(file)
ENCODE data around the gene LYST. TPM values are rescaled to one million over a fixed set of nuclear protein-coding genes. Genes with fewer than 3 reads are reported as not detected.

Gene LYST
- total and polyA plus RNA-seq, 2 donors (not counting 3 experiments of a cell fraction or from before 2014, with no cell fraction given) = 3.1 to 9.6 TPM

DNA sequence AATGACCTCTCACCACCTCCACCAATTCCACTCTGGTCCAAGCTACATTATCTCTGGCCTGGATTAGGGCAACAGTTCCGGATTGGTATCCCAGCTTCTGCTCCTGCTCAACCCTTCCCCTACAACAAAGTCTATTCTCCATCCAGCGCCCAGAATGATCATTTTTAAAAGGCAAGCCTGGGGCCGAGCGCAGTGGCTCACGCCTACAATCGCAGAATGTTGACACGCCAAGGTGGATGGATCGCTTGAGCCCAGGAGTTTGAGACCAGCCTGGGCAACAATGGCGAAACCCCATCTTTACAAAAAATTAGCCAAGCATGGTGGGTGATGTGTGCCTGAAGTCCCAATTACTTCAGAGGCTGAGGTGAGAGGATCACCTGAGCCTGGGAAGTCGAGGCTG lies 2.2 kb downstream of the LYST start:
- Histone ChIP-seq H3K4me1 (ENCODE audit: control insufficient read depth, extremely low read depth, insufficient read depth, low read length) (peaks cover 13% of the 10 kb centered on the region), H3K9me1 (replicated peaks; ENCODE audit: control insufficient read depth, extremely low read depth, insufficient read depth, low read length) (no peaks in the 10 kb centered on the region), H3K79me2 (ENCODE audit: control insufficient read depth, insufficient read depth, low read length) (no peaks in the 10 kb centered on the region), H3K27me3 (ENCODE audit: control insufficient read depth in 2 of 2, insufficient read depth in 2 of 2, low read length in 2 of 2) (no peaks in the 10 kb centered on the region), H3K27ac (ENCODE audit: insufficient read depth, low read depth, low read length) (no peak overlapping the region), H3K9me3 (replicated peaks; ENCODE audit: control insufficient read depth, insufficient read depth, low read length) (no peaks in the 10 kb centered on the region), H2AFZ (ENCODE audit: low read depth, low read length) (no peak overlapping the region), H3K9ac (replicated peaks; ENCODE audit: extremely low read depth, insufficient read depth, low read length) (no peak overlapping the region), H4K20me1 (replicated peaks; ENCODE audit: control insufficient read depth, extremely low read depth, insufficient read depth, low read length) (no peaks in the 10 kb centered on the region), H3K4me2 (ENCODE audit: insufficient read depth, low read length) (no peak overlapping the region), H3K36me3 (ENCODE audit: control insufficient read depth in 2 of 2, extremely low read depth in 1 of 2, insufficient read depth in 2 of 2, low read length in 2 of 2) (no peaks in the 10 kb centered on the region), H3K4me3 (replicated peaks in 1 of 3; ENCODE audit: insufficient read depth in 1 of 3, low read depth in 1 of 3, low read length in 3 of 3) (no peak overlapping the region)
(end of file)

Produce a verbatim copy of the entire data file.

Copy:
ENCODE data around the gene LYST. TPM values are rescaled to one million over a fixed set of nuclear protein-coding genes. Genes with fewer than 3 reads are reported as not detected.

Gene LYST
- total and polyA plus RNA-seq, 2 donors (not counting 3 experiments of a cell fraction or from before 2014, with no cell fraction given) = 3.1 to 9.6 TPM

DNA sequence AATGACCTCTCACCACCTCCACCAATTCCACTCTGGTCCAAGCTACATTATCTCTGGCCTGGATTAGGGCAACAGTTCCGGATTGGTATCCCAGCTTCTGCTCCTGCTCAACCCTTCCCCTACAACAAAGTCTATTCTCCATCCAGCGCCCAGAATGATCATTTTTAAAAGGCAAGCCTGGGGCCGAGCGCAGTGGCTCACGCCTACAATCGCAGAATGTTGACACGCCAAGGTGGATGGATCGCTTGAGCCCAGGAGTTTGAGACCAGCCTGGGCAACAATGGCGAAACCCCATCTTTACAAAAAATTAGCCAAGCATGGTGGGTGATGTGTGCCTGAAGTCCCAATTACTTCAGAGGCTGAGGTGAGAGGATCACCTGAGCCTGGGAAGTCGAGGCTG lies 2.2 kb downstream of the LYST start:
- Histone ChIP-seq H3K4me1 (ENCODE audit: control insufficient read depth, extremely low read depth, insufficient read depth, low read length) (peaks cover 13% of the 10 kb centered on the region), H3K9me1 (replicated peaks; ENCODE audit: control insufficient read depth, extremely low read depth, insufficient read depth, low read length) (no peaks in the 10 kb centered on the region), H3K79me2 (ENCODE audit: control insufficient read depth, insufficient read depth, low read length) (no peaks in the 10 kb centered on the region), H3K27me3 (ENCODE audit: control insufficient read depth in 2 of 2, insufficient read depth in 2 of 2, low read length in 2 of 2) (no peaks in the 10 kb centered on the region), H3K27ac (ENCODE audit: insufficient read depth, low read depth, low read length) (no peak overlapping the region), H3K9me3 (replicated peaks; ENCODE audit: control insufficient read depth, insufficient read depth, low read length) (no peaks in the 10 kb centered on the region), H2AFZ (ENCODE audit: low read depth, low read length) (no peak overlapping the region), H3K9ac (replicated peaks; ENCODE audit: extremely low read depth, insufficient read depth, low read length) (no peak overlapping the region), H4K20me1 (replicated peaks; ENCODE audit: control insufficient read depth, extremely low read depth, insufficient read depth, low read length) (no peaks in the 10 kb centered on the region), H3K4me2 (ENCODE audit: insufficient read depth, low read length) (no peak overlapping the region), H3K36me3 (ENCODE audit: control insufficient read depth in 2 of 2, extremely low read depth in 1 of 2, insufficient read depth in 2 of 2, low read length in 2 of 2) (no peaks in the 10 kb centered on the region), H3K4me3 (replicated peaks in 1 of 3; ENCODE audit: insufficient read depth in 1 of 3, low read depth in 1 of 3, low read length in 3 of 3) (no peak overlapping the region)